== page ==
Gleanings from Orthodox Christian Authors and the Holy Fathers

sunday_of_the_publican_and_pharisee

5 Entries

And as with regard to raiment and gold, when we expose them in a market-place, we attract many ill-meaning persons; but if we put them by at home and hide them, we shall deposit them all in security: even so with respect to our good deeds; if we are continually keeping them in memory, we provoke the Lord, we arm the enemy, we invite him to steal them away; but if no one know of them, besides Him who alone ought to know, they will lie in safety.

Be not therefore for ever parading them, lest some one should take them away. As was the case with the Pharisee, for bearing them about upon his lips; whence also the devil caught them away. And yet it was with thanksgiving he made mention of them, and referred the whole to God. But not even did this suffice Him. For it is not thanksgiving to revile others, to be vainglorious before many, to exalt one's self against them that have offended. Rather, if thou art giving thanks to God, be content with Him only, and publish it not unto men, neither condemn thy neighbor; for this is not thanksgiving. St John Chrysostom, HOMILY III., MATT. I. 1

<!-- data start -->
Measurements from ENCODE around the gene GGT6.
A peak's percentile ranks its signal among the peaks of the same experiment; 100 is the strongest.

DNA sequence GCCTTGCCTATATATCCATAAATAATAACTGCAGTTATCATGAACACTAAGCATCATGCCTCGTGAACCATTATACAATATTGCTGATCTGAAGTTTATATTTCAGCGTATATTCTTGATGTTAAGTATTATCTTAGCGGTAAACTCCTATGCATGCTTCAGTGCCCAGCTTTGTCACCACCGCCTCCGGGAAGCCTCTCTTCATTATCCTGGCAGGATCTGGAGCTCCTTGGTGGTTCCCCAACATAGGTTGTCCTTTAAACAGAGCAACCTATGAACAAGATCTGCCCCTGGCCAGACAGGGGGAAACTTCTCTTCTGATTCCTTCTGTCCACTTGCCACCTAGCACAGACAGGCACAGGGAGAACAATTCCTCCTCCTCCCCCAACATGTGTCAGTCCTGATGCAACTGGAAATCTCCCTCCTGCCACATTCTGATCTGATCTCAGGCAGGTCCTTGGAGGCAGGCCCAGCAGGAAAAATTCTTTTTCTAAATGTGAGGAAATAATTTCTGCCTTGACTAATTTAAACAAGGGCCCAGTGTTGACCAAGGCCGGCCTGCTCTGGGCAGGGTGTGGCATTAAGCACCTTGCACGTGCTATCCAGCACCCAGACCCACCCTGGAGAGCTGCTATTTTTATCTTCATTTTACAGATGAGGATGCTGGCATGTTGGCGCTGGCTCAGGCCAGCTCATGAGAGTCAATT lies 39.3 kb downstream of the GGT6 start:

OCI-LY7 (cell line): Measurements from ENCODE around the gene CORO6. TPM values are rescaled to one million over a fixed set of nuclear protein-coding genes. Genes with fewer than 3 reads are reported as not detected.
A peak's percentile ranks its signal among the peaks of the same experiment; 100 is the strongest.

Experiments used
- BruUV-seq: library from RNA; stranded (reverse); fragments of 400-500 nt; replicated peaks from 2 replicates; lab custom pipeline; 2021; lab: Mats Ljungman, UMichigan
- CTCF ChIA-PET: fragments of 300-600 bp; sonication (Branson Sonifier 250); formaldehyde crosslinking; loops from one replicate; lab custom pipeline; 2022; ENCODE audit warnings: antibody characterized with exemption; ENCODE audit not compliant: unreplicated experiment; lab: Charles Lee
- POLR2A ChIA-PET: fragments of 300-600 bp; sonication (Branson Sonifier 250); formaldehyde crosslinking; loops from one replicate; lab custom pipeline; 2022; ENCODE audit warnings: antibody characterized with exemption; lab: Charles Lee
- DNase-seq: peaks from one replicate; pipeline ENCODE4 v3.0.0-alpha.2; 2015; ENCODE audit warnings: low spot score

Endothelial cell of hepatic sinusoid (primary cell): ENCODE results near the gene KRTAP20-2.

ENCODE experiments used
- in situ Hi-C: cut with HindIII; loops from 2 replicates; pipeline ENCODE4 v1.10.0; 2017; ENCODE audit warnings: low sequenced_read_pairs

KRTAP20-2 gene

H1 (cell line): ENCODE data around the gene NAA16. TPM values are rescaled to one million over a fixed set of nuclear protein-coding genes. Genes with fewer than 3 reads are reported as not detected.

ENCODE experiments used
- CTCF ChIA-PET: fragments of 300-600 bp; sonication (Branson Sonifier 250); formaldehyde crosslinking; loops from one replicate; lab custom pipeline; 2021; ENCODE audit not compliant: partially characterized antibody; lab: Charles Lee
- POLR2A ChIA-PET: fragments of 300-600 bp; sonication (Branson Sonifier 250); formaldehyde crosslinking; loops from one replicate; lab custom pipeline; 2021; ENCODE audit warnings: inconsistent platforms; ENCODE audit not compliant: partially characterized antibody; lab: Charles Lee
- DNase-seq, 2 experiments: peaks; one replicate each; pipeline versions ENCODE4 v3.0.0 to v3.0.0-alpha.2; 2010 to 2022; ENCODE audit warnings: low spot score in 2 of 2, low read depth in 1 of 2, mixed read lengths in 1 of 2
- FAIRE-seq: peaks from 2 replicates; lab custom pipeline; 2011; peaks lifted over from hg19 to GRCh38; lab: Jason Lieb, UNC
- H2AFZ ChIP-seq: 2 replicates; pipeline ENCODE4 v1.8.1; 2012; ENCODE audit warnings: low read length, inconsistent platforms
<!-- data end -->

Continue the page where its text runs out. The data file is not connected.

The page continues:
And just as a ship, after having run through innumerable surges, and having escaped many storms, then in the very mouth of the harbor having been dashed against some rock, loses the whole treasure which is stowed away in her — so truly did this Pharisee, after having undergone the labors of the fasting, and of all the rest of his virtue, since he did not master his tongue, in the very harbor underwent shipwreck of his cargo. For the going home from prayer, whence he ought to have derived gain, having rather been so greatly damaged, is nothing else than undergoing shipwreck in harbor. Chrysostom, Homily concerning lowliness of mind, commentary on Philippians (a reference to the Publican & Pharisee)

Boastful I am, and hard-hearted, all in vain and for nothing. Condemn me not with the Pharisee, but rather grant me the humility of the Publican, O only merciful and just Judge, and number me with him. the Great Canon of St. Andrew of Crete

Make account that thou hast done nothing, and then thou hast done all. For if, being sinners, when we account ourselves to be what we are, we become righteous, as indeed the Publican did; how much more, when being righteous we account ourselves to be sinners. St John Chrysostom, HOMILY III., MATT. I. 1

Our virtue, therefore, must not be contaminated with fault, but must be single minded and blameless, and free from all that can bring reproach. For what profit is there in fasting twice in the week, if thy so doing serve only as a pretext for ignorance and vanity, and make thee supercilious and haughty, and selfish? St. Cyril of Alexandria, Commentary on the Gospel of St. Luke (Reading for Sunday of Publican and Pharisee)





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